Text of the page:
Android loses share to iOS but still rules the smartphone market

Android business figure
Taking care of business

Google's Android operating system dominates smartphones, despite losing market share to iOS with the launch of iPhone 5 last year: just over a third of all mobiles shipped in the last three months of 2012 were powered by Android, according to stats from analyst firm Canalys.

Google's OS accounted for 34 per cent of all mobile phones shipped, while 11 per cent run iOS. Almost half of all handsets shipped are smartphones, with Android making up 69 per cent of them.

Big gaps at the top

The gaps between the top three vendors seem to be widening, too. Samsung is still the biggest phone maker in the world, and has a "colossal" lead over Apple - it shipped 74 million more handsets than the Cupertino company. And Apple in turn shipped 101 million more than third place Nokia.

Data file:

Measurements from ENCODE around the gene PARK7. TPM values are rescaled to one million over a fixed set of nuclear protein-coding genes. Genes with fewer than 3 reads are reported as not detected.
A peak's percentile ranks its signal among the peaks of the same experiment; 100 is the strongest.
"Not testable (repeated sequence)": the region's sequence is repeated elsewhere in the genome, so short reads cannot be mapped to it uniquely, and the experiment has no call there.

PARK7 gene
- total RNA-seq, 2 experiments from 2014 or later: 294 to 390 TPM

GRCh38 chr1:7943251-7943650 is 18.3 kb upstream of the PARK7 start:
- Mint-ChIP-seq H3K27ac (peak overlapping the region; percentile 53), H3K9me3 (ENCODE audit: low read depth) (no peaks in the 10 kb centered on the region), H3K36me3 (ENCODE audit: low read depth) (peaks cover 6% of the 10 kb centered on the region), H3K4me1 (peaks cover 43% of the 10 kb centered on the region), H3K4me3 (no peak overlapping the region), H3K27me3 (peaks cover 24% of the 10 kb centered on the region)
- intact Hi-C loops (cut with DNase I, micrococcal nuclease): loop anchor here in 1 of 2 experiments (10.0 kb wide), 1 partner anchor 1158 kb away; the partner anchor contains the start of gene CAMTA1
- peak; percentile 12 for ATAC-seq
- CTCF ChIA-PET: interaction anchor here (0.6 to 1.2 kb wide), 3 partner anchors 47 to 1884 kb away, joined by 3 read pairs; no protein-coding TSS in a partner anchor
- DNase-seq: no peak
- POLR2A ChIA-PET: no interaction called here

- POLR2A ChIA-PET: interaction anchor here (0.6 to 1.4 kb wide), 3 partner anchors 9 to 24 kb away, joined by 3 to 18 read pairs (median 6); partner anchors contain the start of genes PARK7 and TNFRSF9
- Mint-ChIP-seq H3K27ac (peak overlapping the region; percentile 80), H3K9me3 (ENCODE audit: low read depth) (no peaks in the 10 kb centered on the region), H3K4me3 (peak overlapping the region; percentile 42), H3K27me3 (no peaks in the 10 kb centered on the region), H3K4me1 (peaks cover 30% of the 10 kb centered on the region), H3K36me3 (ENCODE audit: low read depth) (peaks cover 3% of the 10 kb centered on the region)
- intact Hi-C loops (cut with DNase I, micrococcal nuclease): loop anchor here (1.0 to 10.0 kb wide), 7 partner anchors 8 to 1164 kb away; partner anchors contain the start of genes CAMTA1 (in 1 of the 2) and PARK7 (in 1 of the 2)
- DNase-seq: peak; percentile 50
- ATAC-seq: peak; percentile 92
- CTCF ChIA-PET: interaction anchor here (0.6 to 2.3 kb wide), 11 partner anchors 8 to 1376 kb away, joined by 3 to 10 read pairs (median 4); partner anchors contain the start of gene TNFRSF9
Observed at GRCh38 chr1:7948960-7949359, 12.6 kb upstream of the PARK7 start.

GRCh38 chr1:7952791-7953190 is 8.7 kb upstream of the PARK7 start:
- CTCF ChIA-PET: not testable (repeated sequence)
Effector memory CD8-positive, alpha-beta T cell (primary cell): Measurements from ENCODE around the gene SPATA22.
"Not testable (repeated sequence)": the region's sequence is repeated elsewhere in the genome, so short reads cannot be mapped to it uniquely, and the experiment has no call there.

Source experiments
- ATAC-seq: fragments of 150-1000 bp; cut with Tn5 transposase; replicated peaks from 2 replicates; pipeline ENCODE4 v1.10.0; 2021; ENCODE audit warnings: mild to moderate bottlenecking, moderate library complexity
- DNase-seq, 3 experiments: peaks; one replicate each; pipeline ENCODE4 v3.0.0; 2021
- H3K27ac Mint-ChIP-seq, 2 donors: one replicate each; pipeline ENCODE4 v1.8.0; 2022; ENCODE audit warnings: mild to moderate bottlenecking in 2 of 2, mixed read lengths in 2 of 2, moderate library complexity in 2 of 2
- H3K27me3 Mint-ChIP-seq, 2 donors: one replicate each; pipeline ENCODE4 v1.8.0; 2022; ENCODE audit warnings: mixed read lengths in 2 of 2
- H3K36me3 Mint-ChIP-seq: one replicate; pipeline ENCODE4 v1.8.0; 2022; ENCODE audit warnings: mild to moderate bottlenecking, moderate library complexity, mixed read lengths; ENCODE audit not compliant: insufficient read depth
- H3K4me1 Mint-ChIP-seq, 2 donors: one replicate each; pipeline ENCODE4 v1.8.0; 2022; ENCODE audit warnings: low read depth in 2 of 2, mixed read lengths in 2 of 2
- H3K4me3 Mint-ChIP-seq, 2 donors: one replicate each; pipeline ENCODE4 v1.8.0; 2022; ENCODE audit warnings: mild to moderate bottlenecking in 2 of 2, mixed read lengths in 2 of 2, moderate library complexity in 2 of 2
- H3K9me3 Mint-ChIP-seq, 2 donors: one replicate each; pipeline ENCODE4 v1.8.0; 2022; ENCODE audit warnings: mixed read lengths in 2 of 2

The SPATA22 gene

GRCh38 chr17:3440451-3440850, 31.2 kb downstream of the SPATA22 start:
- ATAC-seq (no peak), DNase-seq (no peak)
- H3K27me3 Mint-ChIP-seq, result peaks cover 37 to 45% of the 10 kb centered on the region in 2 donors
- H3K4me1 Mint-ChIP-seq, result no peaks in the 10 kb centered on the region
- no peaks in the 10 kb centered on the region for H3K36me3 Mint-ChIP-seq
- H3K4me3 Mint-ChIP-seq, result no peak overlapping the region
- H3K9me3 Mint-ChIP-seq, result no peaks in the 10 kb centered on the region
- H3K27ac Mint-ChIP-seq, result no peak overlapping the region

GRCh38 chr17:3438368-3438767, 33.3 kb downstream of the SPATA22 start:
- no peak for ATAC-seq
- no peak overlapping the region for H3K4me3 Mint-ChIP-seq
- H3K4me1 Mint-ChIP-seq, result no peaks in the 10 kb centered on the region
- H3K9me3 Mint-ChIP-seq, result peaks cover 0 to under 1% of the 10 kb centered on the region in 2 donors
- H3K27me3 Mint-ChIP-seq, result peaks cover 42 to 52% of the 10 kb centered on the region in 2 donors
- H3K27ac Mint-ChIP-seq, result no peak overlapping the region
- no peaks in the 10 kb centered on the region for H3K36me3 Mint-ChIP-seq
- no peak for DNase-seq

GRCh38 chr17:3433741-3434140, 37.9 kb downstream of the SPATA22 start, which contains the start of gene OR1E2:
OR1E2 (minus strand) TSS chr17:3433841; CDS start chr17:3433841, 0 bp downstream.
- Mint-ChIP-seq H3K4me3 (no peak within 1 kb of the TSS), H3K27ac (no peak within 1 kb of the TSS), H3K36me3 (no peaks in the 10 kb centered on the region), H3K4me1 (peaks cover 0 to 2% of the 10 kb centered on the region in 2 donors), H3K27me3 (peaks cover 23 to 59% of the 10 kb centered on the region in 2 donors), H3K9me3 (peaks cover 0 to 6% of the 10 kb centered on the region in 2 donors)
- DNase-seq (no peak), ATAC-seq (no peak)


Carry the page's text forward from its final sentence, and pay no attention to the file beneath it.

Lenovo was the surprise of the last 12 months, growing 216 per cent year-on-year and replacing Sony as the fifth biggest phone maker. Jessica Kee, an analyst at Canalys, said in a statement that 98 per cent of Lenovo's mobile business is in China.

While Apple launched the iPhone and iPad in China recently, it's not making much of an impact, according to the report. Canalys puts this down to the fact that Apple's handset isn't available on China's biggest network - which has 750 million customers - and the fact that it's relatively expensive compared to other phones.

Via Canalys

Joe Svetlik

Joe has been writing about tech for 17 years, first on staff at T3 magazine, then in a freelance capacity for Stuff, The Sunday Times Travel Magazine, Men's Health, GQ, The Mirror, Trusted Reviews, TechRadar and many more (including What Hi-Fi?). His specialities include all things mobile, headphones and speakers that he can't justifying spending money on.